Me and my vote: Pub Landlord and Stewart Lee

Al Murray's Pub Landlord is described as 'one of the few remaining Tory blokes'. So how come he's voting New Labour? Plus: Stewart Lee on why there's more to political satire than Ann Widdecombe's hair.

Brendan O'Neill

Brendan O'Neill
chief political writer

Topics Politics

Al Murray’s Pub Landlord, the brash, beer-bellied barman-cum-philosopher, is taking London’s normally sedate theatre-land by storm. Again.

In My Gaff, My Rules at the Playhouse Theatre, Pub Landlord philosophises about everything from gender and alcohol (‘Pint for the fella, glass of white wine for the lady’) to European integration (‘Back off Brussels!’) to how Britain might cope with a foreign invasion (‘In the old days we had the most powerful army the world has ever seen. Now everyone works in a call centre. If a new Hitler comes along, what are we going to do? Put him on hold?’).

No wonder some have suggested that the Tories should court this proud, traditional, pint-drinking Brit for their flagging election campaign. ‘A one-man campaign to put the Great back into Great Britain’, said the Mail on Sunday. ‘The Tories could do worse than sign him up.’

So who will Pub Landlord vote for come the general election? ‘Tony Blair.’

Pub Landlord a Blairite? Surely some mistake. ‘Why vote Blair? Because he’s posh’, says Pub Landlord. ‘If you want to set the working class free in this country you need to get a posh bloke to tell them they’re free, then they’ll be off.’

Ah, so there’s an ulterior motive. And according to Pub Landlord, the Tories are just too confused and confusing to win his vote: ‘The Conservatives are more conservative than the Conservatives ever were and that’s their problem. They did what they came to do and now they don’t know what to do, and that’s why they’re done for.’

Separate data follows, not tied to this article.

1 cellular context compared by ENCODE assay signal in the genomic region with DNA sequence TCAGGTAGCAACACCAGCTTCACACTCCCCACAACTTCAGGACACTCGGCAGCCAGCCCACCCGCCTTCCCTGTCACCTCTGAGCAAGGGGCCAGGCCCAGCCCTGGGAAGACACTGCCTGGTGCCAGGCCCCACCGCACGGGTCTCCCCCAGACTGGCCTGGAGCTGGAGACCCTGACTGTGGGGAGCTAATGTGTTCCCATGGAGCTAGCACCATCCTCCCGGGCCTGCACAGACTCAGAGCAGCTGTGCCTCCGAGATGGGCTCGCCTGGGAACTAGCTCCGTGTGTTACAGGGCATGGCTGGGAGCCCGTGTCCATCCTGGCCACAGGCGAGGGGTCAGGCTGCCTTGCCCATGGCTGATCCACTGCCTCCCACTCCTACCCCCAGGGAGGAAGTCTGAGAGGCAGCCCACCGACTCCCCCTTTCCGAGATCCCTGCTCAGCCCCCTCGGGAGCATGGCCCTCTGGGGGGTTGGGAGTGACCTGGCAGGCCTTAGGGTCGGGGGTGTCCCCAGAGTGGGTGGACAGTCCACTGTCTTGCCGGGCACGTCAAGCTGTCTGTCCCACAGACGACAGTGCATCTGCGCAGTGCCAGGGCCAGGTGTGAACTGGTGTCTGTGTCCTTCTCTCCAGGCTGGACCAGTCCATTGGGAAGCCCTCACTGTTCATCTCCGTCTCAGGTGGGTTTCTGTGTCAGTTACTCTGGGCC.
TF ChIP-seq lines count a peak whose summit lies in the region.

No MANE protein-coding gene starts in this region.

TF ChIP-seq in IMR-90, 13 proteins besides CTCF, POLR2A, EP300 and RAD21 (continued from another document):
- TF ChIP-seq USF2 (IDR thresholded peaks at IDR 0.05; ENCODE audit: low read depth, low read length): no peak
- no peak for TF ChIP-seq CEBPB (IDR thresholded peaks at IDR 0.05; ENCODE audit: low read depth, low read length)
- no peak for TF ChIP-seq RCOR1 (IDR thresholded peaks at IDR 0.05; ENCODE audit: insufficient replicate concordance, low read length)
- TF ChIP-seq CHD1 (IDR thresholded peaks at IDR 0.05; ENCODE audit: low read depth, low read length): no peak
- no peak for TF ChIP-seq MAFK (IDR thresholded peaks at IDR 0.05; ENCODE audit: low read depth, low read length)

Conservative Central Office, take note: you’re too conservative even for a bloke who harks back to the ‘good old days’ when ‘men were gents’ and ‘gay’ meant being carefree and happy.

But surely Pub Landlord was impressed by William Hague’s ‘14 pints of beer’ boast? ‘Lightweight’, says the Landlord. ‘If it was 14 pints of spirits I’d be impressed. Anyway, he gave us no indication of how many curries he had eaten that day to offset the booze. And as we all know, eating’s cheating.’

Besides, Pub Landlord reckons some New Labour ministers would make far better drinking partners than a clapped-out Tory like Hague. ‘John Prescott. He looks like the ship’s purser he is, and those merchant seamen know how to put it away.’

Or the chancellor of the exchequer: ‘I’d like to get Gordon Brown pissed, so pissed he didn’t know what he was doing, take him down the Bank of England cashpoint and get him to tell me his pin number.’

But while New Labour might win Pub Landlord’s vote, Tony Blair is not the kind of bloke he’d like to have in his ‘establishment’: ‘He’s showing the strain, isn’t he? His hair’s falling out and he’s got bags under his eyes bigger than a business class allowance. But at least he had hair to fall out, unlike that other bloke.’

So could it be that the ‘play-by-my-rules-or-sling-your-hook’ Pub Landlord is attracted to New Labour’s law’n’order streak? After all, the government has been known to run the country along similar lines to Pub Landlord’s central organising theory: ‘my gaff, my rules.’

‘Ah, but their rules aren’t a par on mine, tell you that much’, says Landlord. And then, not everything about New Labour wins his vote. ‘Women in parliament? Is that wise? Look what happened when one got the top job….

‘Oof! Doesn’t bear thinking about.’

Pub Landlord’s ‘My Gaff, My Rules’ is at The Playhouse, London WC2, until 9 June 2001. Phone the box office on +44 (0) 20 7316 4747.

Stewart Lee: ‘When wasn’t satire dull?’

‘The role of comedy is not to be pro-New Labour – comedy should be in opposition. But a lot of what passes as satire today just doesn’t do the job.’